State can exclude fuel ethanol plants from ‘chemical process plant’ classification

The Indiana Supreme Court on Tuesday affirmed the decision by state environmental agencies to no longer consider fuel ethanol plants to be a “chemical process plant” under the Clean Air Act. By removing fuel ethanol plants from this classification, those plants may not be subject to stricter regulations.

Under the U.S. Clean Air Act, all states must submit their implementation plans to enforce National Ambient Air Quality Standards to the U.S. Environmental Protection Agency for approval. Even if a state changes its state implementation plan, it must be approved by the EPA before it has effect.

Prior to 2007, the Indiana Department of Environmental Management consistently classified fuel ethanol plants as chemical process plants, which are considered a “major emitting facility.” It did so because the EPA did so. As such, it requires stricter review of emissions to make sure they will not go over a specific threshold in a year.

The EPA in 2007 passed a rule modifying the definition of major emitting facilities to exclude fuel ethanol plants from the term “chemical process plant.”  In 2011, the Indiana General Assembly passed a law that excluded these ethanol plants from the term “chemical process plants.”

But the SIP currently in effect in Indiana was approved in 2003 and still considers fuel ethanol plants as chemical process plants. The state has not submitted a new SIP for EPA approval to codify this new interpretation.

The Natural Resources Defense Council objected when several fuel ethanol plants were issued permits by IDEM that considered the plants to be a “minor source.” The Office of Environmental Adjudication agreed with NRDC that the permits violate the state’s SIP. But the trial court reversed, finding the phrase “chemical process plant” as used in the 2003 SIP is ambiguous. The trial court found clear intent by the agencies and legislators that fuel ethanol plants should no longer be considered chemical process plants.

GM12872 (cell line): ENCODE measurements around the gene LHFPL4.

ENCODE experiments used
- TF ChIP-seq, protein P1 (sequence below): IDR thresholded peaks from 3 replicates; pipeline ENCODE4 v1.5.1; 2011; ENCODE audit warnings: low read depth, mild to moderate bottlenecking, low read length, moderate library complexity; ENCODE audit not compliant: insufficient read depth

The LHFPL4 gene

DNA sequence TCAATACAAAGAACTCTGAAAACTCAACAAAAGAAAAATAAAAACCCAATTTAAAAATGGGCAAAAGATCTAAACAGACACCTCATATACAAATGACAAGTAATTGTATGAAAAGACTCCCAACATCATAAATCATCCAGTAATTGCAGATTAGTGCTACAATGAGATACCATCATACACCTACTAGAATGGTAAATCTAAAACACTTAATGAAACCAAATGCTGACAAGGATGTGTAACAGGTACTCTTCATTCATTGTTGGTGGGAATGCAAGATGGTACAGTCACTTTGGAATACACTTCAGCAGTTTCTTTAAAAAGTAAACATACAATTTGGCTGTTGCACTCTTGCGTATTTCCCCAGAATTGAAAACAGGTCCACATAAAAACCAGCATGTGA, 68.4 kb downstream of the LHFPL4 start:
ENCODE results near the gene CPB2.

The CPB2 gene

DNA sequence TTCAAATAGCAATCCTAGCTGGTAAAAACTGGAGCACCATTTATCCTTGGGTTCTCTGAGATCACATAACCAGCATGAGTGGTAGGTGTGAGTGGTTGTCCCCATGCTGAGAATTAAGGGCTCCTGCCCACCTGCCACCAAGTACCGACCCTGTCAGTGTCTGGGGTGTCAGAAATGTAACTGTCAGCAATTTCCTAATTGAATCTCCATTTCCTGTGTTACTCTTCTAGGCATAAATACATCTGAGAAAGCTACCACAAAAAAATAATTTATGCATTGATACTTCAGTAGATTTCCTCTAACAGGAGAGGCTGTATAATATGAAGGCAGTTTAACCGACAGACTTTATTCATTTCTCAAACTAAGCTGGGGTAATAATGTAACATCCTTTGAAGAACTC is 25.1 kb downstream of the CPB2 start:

The Court of Appeals reversed the trial court, but the justices agreed with the trial court and affirmed in Natural Resources Defense Council v. Poet Biorefining- North Manchester, LLC, Poet Biorefining- Cloverdale, LLC, Central Indiana Ethanol, Inc., et al., 49S02-1405-MI-313.  

“When the EPA changed course and issued the Ethanol Rule, IDEM followed suit — with the Indiana General Assembly’s approval. When the federal agency charged with implementing the Clean Air Act, the Indiana General Assembly, and the state agency charged with drafting and applying Indiana’s SIP all concur as to what a regulatory phrase includes — or does not include — and nothing in that interpretation conflicts with the rest of the regulatory scheme, we think that interpretation must stand,” Justice Steven David wrote. “Whether the interpretation is sound public or environmental policy is not something we review, nor do we seek to propose a long-term judicial definition of ‘chemical process plant’ that will bind IDEM to our view of how that phrase should apply in every circumstance. The question we face is only whether IDEM’s exclusion of fuel ethanol plants from that phrase is reasonable, and we find that it is.”


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